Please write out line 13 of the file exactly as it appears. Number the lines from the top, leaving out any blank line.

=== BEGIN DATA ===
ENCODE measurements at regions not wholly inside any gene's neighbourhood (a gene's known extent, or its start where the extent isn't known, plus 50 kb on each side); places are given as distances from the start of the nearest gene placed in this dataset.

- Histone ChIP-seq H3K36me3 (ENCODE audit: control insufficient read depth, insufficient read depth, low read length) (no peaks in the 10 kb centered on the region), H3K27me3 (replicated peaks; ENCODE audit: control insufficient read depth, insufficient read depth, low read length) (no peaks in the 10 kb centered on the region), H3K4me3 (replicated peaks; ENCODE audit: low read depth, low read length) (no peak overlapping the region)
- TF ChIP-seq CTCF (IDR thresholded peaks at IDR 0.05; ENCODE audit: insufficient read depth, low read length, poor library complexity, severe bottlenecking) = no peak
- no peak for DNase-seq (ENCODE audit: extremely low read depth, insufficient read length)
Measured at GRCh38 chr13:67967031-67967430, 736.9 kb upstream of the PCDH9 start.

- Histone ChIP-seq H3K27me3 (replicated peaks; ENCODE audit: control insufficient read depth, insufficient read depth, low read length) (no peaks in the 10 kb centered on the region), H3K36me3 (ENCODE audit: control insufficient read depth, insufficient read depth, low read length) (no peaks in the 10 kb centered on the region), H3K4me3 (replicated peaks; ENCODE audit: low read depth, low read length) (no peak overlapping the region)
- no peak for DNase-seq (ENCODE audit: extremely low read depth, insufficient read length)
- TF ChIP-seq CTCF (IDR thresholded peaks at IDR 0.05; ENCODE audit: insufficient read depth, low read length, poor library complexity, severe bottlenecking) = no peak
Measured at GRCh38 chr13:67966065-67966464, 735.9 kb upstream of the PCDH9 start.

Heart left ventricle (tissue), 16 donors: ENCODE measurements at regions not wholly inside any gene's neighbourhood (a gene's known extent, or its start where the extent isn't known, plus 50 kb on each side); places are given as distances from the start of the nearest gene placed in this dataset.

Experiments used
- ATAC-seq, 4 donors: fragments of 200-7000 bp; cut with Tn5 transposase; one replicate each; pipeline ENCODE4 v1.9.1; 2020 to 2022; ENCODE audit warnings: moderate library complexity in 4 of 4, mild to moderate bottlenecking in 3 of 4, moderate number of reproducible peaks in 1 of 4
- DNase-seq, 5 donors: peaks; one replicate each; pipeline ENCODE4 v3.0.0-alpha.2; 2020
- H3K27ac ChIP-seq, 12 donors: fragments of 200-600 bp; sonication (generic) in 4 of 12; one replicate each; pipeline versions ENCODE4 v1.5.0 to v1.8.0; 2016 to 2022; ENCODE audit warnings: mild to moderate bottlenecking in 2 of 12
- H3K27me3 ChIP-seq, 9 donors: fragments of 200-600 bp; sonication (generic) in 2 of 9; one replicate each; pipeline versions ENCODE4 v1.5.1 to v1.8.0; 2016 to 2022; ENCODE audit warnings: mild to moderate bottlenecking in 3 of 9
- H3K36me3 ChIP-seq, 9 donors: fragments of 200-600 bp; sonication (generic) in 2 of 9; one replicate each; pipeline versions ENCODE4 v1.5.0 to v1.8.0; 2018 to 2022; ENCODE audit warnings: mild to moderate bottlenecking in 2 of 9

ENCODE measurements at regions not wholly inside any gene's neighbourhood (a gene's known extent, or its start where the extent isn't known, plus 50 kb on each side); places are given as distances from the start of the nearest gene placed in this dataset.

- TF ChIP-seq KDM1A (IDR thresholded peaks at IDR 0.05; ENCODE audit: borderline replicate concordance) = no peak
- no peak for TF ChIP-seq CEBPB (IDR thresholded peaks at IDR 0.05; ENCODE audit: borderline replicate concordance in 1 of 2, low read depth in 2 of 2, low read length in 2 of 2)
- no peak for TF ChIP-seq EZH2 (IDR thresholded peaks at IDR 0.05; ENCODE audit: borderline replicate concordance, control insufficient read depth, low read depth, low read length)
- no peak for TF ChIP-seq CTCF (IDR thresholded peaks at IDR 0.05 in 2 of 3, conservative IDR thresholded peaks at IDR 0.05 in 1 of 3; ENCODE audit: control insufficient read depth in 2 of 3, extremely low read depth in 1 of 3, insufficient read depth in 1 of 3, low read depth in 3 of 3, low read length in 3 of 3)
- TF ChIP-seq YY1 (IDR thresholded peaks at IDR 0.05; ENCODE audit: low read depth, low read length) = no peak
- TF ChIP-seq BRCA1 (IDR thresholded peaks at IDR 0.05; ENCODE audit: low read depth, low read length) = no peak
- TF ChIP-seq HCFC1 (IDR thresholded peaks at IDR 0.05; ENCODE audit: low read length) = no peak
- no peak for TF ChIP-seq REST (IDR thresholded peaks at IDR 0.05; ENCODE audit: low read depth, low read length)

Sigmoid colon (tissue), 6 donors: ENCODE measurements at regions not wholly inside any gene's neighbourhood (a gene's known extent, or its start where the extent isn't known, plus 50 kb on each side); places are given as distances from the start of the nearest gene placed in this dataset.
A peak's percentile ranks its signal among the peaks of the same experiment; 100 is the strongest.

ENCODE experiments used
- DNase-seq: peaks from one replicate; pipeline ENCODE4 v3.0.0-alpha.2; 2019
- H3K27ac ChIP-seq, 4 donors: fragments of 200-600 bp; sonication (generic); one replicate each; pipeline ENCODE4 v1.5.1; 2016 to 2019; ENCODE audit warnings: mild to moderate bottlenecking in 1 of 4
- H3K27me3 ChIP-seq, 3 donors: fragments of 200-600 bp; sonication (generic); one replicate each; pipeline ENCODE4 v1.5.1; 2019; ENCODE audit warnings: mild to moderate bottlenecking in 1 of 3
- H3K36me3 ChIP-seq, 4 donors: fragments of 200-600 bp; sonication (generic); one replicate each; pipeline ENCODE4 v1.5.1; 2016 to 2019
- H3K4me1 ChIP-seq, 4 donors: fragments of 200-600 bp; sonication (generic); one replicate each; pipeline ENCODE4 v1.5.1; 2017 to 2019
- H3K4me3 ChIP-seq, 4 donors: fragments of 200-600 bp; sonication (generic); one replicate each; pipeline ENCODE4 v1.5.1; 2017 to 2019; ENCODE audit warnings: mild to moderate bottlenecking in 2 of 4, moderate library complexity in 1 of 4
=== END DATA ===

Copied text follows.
- DNase-seq, 5 donors: peaks; one replicate each; pipeline ENCODE4 v3.0.0-alpha.2; 2020